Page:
Monday, April 27, 2020

Harbor Nurse

By Arlene J . Fitzgerald, ©1964

Lovely Dawn Darwell had worked hard to perfect her skills as a nurse. But she found her job in Dr. Phil Beeman’s swank society practice strangely unsatisfying. So when struggling young Dr. Rave Canfield begged her to assist him in the remote fishing village called Moon Bay, she accepted. Even though it meant testing her skills in a make-do rural clinic, and separation from her socially prominent and wealthy fianc√© …


“I hope Dr. Canfield doesn’t turn out to be some old man whose hands are so shaky he can no longer control the scalpel—or, worse yet, some scoundrel abortionist who’s come here to hide.”

“She swallowed hard, trying to dislodge the lump of apprehension that clogged her esophagus.”

“‘I wish things had turned out for Gus,’ she told him, remembering the man who lay dead in emergency.”

“Without warning, the moment that Dr. Canfield had held her tight, his heart throbbing beneath her own, with violent life, beside Gus Lardo’s death bed, was fresh in her mind. It was moments like that, she thought, that gave life its deeper meaning.”

“Every good nurse had to learn to control her emotions, no matter whether they stemmed from that first, sinking feeling of horror that gripped her at the sight of a hopelessly mangled body, or from the magnetism that could attract her to a member of the opposite sex.”

“Belle needed a man. It was obvious in every twitch of the exotic girl’s well rounded hips.”

Who in the world would name the hero of their novel Rave? Well, the same author who picked Key and Stag in past works (that would be Northwest Nurse and Daredevil Nurse, respectively), and who here has given us a spectacular offering truly worthy of one of our perennial Worst Authors: Previously slipping to the number five spot in 2020, with this appalling novel she is likely squeak past horror show Jeanne Bowman for second place come next year’s VNRN awards. Tune in next January to see if she lives up to the promise of this novel!

Though I’m not sure it’s worth the time, I can give you a quick rundown of the plot’s lowlights: Nurse Dawn Darwell is engaged to the quintessential society MD, Dr. Phil Beeman of San Francisco. We are told that “she was in love with the guy—after a fashion,” which means, if appearances are anything, not at all. “She felt hardly anything at all for Phil. He was just there, someone to be taken for granted, like the office furniture.” When she drives the office lab technician back to her home town on the harbor to recover from mono, she meets the local doc, Rave Canfield (whom Phil amusingly refers to as Rage Cantle), and is instantly smitten with his “indefinable magnetism that few men possessed.” So impressed is she that her first glance into the depths of his blue eyes “caused the muscles over her solar plexus to contract suddenly in a little spasm of sheer animal delight.” Her frank lust only grows from there: “She was overwhelmingly aware of the long, hard, alive length of his big body, warm against hers,” and “she watched him go, aware of the powerful flexing of muscle along the length of his lean thighs.” Hubba, hubba! It takes her all of ten minutes after she returns to the posh office of Dr. Beeman before she gives notice. Though she’s had not one nice thing to say about Phil, on her way out the door of his clinic, she thinks “that it wasn’t very wise of her to risk losing Phil like this.” Still she walks out, saying, “I’ll drop you a card. Until then, goodbye, Phil.”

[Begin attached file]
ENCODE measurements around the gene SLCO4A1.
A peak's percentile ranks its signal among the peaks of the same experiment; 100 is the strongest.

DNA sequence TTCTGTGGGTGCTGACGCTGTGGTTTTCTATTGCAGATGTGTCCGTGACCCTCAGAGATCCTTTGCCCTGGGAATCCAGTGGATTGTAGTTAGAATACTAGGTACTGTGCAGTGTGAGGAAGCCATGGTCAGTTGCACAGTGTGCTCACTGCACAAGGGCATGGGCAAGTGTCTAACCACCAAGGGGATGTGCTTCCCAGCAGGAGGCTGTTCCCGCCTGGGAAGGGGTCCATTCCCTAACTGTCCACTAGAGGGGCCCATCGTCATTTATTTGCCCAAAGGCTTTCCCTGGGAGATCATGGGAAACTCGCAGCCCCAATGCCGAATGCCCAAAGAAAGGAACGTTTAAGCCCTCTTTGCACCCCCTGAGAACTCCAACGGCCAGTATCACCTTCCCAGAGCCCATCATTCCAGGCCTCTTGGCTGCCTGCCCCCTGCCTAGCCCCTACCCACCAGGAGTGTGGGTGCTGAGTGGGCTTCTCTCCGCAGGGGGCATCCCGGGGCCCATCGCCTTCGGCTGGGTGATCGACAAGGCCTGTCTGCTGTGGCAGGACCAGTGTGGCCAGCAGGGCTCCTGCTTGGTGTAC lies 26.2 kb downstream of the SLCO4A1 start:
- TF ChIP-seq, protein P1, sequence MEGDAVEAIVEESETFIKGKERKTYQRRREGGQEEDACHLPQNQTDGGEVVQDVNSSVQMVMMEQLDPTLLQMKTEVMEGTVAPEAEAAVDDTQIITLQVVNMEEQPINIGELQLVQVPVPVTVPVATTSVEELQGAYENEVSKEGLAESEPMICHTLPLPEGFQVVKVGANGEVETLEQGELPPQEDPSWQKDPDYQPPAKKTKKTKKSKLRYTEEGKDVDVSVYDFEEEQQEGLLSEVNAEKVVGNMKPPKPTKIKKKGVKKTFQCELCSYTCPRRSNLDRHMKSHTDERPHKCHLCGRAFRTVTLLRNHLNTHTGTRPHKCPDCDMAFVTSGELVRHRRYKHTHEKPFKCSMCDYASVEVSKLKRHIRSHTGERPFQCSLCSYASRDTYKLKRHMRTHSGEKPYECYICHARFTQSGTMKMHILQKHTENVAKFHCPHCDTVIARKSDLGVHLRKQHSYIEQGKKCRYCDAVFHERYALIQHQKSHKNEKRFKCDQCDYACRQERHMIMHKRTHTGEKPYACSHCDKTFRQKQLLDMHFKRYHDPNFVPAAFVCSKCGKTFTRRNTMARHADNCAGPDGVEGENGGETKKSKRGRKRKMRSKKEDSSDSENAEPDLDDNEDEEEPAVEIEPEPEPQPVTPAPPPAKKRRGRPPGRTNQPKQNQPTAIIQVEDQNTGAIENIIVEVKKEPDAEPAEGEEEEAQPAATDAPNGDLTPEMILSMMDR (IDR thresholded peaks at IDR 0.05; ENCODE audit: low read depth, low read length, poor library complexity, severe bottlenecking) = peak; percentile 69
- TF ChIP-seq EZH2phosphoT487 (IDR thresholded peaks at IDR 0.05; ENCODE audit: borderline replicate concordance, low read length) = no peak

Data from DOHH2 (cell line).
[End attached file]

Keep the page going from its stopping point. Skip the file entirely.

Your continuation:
Back she goes to Moon Bay to work for Dr. Rave (and send Phil perfumed letters, probably not mentioning her major crush). “It made no difference to her what romantic attachments Dr. Canfield might have. She hadn’t come to this small fishing won to land herself a handsome husband.” I’m not sure who she thinks she’s fooling, but it’s not us! Life in Moon Bay is so much more thrilling than Dr. Beeman’s office: On her first day she was “glad for the urgency that filled her every moment at the clinic,” such as when she weighed a pregnant woman and then set out equipment Dr. Rave would need to take out some wire skin sutures (wire skin sutures?).

But we needn’t quibble, because soon there are adventures galore, such as the two babies that are born (one of which Dawn delivers solo, the other she brings back to life while Rave saves the mother from hemorrhaging to death), the local vagrant who has treated his brewing appendicitis with a packet of powder he’s found in the gullet of a dead fish on the beach and overdoses on cocaine (I kid you not!), a woman dying of cancer who is helped into the grim reaper’s arms with more cocaine by her wannabe son-in-law, several daring sea rescues by Dawn and Rave during major storms, and we haven’t even started on Rave’s plans to get the government to build a seafood research center in town, which will surely boost its economic prospects. Seafood research, you ask? Apparently it’s super important, because Russia and China have already gotten a jump on the U.S. with their own seafood research centers, but with the resources of Moon Bay, soon America will be great again! And as far as Dawn’s personal ambitions go, it’s not long before Dr. Rave pulls her into his arms and kisses her, literally a second after she’s registered that the patient on the table before them has died. “His hard, square mouth captured her red lips in a kiss that sent her heart racing, driving out the death chill that had infiltrated the small room.” What a romantic fool, that Rave Canfield!